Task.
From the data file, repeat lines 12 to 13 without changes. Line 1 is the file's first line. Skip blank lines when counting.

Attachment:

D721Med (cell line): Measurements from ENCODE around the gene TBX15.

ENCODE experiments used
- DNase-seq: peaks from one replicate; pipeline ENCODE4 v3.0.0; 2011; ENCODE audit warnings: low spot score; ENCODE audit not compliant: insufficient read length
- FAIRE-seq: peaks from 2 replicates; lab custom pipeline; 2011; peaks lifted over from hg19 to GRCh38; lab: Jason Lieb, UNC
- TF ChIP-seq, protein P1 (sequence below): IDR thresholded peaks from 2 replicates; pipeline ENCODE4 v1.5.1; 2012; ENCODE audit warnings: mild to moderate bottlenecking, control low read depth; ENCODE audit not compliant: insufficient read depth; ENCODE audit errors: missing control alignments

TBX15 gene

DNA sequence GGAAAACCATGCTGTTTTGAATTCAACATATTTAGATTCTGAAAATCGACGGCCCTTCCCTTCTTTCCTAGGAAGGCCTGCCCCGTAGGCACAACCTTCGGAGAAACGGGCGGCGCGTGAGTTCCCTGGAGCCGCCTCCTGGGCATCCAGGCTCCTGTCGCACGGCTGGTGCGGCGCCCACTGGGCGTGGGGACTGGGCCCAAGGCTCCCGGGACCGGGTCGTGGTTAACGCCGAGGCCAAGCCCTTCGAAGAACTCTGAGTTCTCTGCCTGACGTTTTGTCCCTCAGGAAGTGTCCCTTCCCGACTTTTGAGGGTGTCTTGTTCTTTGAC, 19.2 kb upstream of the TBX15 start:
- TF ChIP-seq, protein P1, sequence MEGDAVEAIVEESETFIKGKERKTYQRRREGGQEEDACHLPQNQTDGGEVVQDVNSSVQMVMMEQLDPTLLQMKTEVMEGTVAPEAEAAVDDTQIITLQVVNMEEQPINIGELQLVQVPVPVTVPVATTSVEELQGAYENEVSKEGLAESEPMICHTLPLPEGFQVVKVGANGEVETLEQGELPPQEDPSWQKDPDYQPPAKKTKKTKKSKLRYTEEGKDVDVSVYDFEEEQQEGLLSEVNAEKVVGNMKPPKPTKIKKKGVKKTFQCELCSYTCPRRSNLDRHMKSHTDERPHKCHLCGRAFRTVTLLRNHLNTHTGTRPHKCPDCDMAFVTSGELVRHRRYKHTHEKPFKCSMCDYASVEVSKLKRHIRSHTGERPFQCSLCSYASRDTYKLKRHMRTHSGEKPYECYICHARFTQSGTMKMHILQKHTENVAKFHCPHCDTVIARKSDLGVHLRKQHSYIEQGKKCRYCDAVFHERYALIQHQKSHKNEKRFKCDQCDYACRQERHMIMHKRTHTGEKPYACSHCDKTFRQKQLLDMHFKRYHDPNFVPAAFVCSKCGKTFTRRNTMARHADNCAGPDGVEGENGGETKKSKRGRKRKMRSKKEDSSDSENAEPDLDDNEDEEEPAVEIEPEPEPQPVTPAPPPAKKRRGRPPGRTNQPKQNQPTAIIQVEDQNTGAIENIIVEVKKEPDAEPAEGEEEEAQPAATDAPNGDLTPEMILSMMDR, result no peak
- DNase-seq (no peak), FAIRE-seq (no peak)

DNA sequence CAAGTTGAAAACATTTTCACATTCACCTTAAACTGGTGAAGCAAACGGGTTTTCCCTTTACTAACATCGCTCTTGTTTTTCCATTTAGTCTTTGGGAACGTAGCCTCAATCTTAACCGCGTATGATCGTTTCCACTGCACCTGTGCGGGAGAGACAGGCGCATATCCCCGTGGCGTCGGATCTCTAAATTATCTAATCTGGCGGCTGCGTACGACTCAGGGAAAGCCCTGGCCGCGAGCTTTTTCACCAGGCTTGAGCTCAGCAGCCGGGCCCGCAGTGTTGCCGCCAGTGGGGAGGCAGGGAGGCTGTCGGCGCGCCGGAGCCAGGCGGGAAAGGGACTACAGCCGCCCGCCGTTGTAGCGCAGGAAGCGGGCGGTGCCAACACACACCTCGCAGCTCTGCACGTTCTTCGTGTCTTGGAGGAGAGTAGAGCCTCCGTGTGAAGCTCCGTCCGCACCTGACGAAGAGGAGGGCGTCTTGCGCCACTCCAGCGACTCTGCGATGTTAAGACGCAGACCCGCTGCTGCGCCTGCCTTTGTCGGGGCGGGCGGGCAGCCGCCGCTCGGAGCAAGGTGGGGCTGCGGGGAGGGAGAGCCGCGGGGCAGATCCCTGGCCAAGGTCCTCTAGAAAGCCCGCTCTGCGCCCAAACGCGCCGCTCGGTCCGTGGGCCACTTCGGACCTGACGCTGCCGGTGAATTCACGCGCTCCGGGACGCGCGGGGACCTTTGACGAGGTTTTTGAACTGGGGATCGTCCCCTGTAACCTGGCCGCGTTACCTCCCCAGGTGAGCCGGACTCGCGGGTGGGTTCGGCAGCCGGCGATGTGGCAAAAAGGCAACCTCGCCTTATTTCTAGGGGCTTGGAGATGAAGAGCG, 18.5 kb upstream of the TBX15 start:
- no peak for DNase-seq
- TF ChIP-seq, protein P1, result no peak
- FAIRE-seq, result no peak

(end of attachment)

- TF ChIP-seq, protein P1, result no peak
- FAIRE-seq, result no peak